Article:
This qualification helps to explain how and why sporting pastimes became highly politicized in England through the 1600s. The Puritan attack on the age-old pastimes of “the people,” prompted a heightened level of political awareness by those whose practices were threatened by repression and regulation. In the Cromwell era, community feasting, drinking, and participation in traditional sporting pastimes, such as bull baiting or mob football, could easily be viewed both literally and metaphorically as a rejection of the values of the Protectorate. At the same time, this uniquely English politicization of “the popular” during the mid seventeenth century was also subtly influenced by the changing dynamics of English political economy. Notably, as England’s economic and political interests abroad grew stronger, local popular cultures became less culturally isolated and developed greater potential to become politicized along partisan, even utopian, lines.22
On this point, Linebaugh and Rediker have noted how new triangular connections were established through colonization and the slave trade with Africa, America and Europe and how such connections built fortunes for merchants and investors in cities such as Bristol, Liverpool and London. These fortunes in turn were built on the intense subjugation of English workers and the maintenance of strict discipline among sailors on merchant ships and the Royal Navy. In the context of such intense labour discipline the pursuit of free activity and pleasure through gaming practices of any type could have a vaguely subversive character. Even more notably, the strengthening of arbitrary power and discipline promoted the emergence of radical egalitarian and utopian political movements. English ships not only carried sailors, slaves, sugar and tobacco, they were also a conduit for stories of events and conditions in far off places– slave revolts, mutinies, revolutions, and the romantic vision of aboriginal groups seemingly living in a state of nature. The Atlantic world opened by colonialism and slavery sent slaves, prisoners and exiled radicals to the new world, but also re-circulated radical and cosmopolitan ideas back into English plebian culture, along with egalitarian dreams and new revolutionary ideas.23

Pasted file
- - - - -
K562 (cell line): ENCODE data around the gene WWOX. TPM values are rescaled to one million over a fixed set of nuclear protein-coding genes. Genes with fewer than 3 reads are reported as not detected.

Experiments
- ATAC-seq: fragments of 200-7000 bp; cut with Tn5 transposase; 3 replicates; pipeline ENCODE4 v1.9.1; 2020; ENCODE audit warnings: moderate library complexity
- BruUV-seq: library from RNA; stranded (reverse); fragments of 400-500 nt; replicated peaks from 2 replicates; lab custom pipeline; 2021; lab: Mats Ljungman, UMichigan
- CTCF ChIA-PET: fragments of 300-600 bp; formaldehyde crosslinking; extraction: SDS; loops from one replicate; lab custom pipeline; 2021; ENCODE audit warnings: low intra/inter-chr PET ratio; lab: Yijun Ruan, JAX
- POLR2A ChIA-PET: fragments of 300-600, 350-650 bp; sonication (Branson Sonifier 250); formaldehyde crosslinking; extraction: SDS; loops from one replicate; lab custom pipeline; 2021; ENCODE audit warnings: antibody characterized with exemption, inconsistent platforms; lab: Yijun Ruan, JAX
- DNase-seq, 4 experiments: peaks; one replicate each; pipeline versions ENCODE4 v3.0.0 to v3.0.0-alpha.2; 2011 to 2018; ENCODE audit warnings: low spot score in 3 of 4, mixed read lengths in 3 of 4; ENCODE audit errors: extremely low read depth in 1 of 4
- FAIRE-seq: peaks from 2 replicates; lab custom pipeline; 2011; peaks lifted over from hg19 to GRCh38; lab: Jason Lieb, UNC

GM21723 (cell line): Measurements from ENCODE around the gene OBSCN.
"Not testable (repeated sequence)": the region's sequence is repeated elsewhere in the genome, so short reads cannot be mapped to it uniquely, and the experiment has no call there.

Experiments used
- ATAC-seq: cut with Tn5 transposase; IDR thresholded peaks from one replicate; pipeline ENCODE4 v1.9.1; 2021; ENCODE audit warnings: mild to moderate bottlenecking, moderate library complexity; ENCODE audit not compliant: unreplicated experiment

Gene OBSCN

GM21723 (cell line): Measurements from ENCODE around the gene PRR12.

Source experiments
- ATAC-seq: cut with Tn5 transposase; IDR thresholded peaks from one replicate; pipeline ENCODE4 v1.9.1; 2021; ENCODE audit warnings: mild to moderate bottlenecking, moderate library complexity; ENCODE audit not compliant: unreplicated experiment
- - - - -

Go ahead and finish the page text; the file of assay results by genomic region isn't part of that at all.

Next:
At the other end of the social spectrum, one of the most significant effects of new colonial wealth in English society during the seventeenth century was the strengthening of a bourgeois mercantile class in English cities, some of whom integrated with the English aristocracy after the Restoration in 1660 to create a powerful gentry whose influences extended from the countryside to the city. Many of the moneyed entrants to the gentry joined with the older aristocracy in longing for a return to an older time, including what Emma Griffin calls “the idealized rehabilitation of popular amusements.”24 An important part of this idealization involved the celebration of nature, leading to greater interest in continental paintings of landscapes that might be customized to the leisured lifestyles of the gentry. The prospect of lucrative commissions for such work brought several influential continental sport and landscape painters to England during the late 1600s.
Yet, at the same time, the economic, political and cultural changes transforming English society in the late 1600s were also working against the rehabilitation of popular amusements. For example, bull and bear baiting by dogs had long been favorite activities for Royalty and peasantry alike and fixed venues for such events were well established in English cities by the 1600s. However, in many of the pits and “bear gardens” in English cities formerly ritualized occasions for blood sport were evolving into commercial spectacles. Blood sports were becoming disembedded, albeit unevenly, from the traditional social logics that had long determined their meanings in community life and were re-embedded through the strengthening logic of markets. Whereas the spilling of blood often had deeply religious connotations in medieval England, the new combinations of blood and money, with increased opportunities for drinking, gambling and the assembly of “unruly” crowds, renewed the criticism of popular sporting recreations, only now with greater reference to the importance of rationality, discipline and obedience in social life. As English sporting recreations grew in popularity through the eighteenth century, bourgeois moralists tended to view them as more irrational, unproductive and dangerous then ever. Set against the background of the eighteenth century revolutions that occurred in North America and France, “irrational” popular customs and pastimes could be viewed as having a potentially dangerous political character. The issue, as William Pitt’s moral lieutenant, Wilberforce, argued at the turn of the nineteenth century, was the recognition that the “moral levity” associated with such customs and pastimes potentially carried the threat of “political sedition.”25
Representation, Objectification and Contested Boundaries in the Emerging Field of English Sporting Practice